The Basics Of X Ray Lead Shields

There are many different applications for the use of radiation. The most common is in medical and dental practices and facilities where x-rays are used for diagnostic purposes. However, x-rays and radiation are also used in power plants, food preparation, and preservation, research and technology as well as in some agricultural, mining and geological applications.

The challenge in working with radiation is the risk of short and long-term exposure. To address this issue, a range of different options in X ray lead shields have been developed. These range from very thin, relatively flexible wearable types of shields to lead shielding materials which can be used on walls, ceilings, and floors to contain radiation in specific places of use.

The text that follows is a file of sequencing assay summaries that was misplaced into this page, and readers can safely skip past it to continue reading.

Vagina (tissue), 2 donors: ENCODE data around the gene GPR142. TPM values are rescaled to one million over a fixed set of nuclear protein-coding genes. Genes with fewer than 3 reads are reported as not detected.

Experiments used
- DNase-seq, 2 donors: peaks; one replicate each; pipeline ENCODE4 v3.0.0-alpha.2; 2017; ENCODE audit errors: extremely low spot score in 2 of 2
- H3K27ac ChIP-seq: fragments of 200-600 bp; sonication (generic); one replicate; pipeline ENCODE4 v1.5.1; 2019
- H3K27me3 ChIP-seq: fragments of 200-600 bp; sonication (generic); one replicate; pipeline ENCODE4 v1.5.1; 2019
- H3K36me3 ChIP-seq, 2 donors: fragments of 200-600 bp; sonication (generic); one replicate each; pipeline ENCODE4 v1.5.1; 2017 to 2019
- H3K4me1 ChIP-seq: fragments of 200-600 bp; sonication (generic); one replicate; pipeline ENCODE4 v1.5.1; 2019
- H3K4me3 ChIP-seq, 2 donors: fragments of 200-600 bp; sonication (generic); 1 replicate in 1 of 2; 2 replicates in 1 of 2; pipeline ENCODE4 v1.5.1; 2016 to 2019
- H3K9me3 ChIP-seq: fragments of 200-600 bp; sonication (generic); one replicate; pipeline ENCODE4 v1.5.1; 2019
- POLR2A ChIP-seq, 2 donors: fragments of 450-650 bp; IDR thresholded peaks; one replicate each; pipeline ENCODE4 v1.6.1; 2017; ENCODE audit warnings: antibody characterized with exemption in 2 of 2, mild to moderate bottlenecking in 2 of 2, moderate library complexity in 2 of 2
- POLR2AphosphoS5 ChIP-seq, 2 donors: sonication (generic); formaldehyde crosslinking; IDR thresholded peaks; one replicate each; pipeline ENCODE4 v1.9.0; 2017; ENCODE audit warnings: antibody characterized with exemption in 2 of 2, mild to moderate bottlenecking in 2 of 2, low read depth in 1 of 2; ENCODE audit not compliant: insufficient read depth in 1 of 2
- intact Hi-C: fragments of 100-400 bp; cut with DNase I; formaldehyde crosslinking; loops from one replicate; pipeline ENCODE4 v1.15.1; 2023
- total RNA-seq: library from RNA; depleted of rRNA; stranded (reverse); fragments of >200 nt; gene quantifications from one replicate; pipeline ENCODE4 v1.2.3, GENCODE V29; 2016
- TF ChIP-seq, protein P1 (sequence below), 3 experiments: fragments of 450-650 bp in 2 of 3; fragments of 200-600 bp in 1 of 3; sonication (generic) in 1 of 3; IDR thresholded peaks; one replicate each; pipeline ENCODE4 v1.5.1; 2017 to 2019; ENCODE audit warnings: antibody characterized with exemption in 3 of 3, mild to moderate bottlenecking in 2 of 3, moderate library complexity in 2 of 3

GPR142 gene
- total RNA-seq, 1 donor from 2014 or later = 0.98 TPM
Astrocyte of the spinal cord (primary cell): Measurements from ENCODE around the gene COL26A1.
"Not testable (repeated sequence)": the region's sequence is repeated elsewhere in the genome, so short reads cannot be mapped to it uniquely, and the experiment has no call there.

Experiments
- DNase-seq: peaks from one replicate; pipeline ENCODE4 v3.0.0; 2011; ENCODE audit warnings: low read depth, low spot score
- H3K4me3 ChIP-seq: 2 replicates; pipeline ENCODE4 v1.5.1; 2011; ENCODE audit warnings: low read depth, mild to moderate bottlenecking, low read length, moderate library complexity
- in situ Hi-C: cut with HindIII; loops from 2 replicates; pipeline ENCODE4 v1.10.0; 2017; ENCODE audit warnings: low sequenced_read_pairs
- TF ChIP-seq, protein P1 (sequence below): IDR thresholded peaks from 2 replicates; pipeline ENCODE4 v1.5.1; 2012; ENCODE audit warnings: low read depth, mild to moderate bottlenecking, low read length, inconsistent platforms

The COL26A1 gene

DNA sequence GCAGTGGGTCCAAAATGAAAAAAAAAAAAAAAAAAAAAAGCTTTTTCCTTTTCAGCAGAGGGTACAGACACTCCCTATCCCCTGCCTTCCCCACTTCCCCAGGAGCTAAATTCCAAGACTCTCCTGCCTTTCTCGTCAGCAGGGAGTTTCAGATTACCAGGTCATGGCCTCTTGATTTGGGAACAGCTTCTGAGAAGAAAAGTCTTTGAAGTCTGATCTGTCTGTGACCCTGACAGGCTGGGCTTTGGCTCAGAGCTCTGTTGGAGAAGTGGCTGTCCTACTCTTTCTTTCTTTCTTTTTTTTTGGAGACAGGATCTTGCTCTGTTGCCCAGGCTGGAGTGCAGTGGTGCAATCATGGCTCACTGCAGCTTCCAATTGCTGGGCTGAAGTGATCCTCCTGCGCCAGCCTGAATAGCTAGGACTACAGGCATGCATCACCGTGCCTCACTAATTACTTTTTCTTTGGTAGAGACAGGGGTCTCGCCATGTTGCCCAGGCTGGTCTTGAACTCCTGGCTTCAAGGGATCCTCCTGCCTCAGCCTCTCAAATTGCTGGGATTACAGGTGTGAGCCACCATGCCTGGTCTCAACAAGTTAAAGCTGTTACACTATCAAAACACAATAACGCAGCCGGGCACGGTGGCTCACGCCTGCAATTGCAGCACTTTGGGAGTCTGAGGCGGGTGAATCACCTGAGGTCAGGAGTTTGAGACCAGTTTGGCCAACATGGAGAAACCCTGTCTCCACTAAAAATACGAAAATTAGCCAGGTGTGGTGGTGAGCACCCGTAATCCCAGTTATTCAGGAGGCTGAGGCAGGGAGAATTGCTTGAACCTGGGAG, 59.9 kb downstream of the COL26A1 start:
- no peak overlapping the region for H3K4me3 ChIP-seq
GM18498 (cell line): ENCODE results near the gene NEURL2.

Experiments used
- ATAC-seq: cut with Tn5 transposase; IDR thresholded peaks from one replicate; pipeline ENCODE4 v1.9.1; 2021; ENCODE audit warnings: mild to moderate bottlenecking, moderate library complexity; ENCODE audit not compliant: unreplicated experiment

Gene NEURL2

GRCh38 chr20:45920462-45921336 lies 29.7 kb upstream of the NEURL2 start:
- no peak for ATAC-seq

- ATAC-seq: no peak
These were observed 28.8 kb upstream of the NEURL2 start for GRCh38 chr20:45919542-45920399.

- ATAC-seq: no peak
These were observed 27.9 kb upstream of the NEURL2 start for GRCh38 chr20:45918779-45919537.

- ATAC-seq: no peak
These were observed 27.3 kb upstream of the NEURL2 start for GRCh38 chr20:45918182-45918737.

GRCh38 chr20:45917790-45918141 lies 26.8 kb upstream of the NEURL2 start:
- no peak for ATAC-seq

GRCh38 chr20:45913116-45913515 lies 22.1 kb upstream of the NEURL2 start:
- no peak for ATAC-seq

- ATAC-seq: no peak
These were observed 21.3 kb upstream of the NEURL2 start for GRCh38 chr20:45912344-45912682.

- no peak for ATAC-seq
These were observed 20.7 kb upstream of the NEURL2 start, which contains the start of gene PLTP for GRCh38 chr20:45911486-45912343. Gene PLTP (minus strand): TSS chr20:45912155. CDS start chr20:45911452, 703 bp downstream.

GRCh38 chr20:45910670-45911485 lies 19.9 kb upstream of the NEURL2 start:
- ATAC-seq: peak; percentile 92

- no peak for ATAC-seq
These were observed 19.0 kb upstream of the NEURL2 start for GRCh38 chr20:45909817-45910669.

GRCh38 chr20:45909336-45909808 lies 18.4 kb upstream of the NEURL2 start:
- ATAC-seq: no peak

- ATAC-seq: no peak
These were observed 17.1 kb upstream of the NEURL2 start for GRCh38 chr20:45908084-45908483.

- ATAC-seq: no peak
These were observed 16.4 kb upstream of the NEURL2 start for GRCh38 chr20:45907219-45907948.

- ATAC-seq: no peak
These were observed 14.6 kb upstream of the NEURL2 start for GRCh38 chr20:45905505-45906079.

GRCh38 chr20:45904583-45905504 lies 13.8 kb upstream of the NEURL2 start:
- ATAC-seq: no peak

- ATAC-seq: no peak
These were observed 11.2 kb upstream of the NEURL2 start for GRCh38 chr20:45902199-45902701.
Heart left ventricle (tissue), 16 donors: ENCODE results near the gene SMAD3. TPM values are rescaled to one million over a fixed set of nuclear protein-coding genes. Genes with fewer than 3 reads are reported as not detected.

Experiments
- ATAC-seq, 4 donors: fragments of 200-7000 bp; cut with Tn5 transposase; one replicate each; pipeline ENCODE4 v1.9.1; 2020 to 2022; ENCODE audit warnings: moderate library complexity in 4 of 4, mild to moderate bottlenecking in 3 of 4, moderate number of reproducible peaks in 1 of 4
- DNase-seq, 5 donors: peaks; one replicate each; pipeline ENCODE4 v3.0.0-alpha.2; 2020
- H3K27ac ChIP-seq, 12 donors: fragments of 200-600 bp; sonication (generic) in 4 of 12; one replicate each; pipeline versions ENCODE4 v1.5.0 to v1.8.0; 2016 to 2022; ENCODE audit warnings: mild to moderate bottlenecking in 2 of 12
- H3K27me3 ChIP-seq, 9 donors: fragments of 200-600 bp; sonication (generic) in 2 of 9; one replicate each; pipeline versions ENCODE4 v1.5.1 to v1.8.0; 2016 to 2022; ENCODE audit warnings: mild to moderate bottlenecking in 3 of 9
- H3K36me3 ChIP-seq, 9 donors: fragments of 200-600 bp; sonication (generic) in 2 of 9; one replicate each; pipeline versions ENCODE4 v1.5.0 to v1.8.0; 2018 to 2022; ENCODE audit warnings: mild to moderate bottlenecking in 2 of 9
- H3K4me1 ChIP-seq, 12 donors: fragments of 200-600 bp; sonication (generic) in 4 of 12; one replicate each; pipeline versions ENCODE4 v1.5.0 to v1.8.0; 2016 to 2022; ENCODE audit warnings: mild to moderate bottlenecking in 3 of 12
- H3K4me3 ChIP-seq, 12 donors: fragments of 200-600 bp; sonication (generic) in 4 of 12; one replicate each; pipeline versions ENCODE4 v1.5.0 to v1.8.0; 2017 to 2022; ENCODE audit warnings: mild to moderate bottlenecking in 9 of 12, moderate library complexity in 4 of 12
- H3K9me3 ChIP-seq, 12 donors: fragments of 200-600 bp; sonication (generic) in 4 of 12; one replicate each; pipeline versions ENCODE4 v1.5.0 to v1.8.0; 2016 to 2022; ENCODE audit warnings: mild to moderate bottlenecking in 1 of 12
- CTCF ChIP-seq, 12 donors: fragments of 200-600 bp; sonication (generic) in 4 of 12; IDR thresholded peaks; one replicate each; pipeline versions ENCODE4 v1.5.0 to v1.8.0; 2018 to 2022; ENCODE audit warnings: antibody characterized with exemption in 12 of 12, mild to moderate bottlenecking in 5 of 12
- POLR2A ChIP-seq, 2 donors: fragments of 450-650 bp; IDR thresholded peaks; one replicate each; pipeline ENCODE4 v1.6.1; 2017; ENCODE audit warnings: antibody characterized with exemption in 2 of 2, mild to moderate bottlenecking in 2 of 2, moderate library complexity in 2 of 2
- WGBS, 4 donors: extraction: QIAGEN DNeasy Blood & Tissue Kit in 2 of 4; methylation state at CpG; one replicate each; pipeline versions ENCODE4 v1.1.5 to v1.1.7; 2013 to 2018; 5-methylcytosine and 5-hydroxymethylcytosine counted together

Why Shields Are Important

In the vast majority of applications, particularly in medical and dental offices and facilities, the amount of radiation used is not harmful with a single exposure. However, for x-ray technicians and staff, the constant low-level exposure can be extremely dangerous as exposure to radiation is cumulative over time.

The use of wearable X ray lead shields in the form of lead aprons, blankets or specific types of covers for the body help to reduce the exposure to even the lowest amounts of radiation.

Why Lead is the Best Choice

While X ray lead shields are heavy, it is the density of the lead that is essential in blocking the radiation waves. The more extensive the radiation use in the area, the thicker the lead shields will be to effectively block the ability of the radiation waves to pass through the shielding.

When used in these types of applications, the lead in the shield, regardless of the type, is fully coated or encased. This prevents any concern with exposure of the patients or the staff from any lead particles or lead dust.

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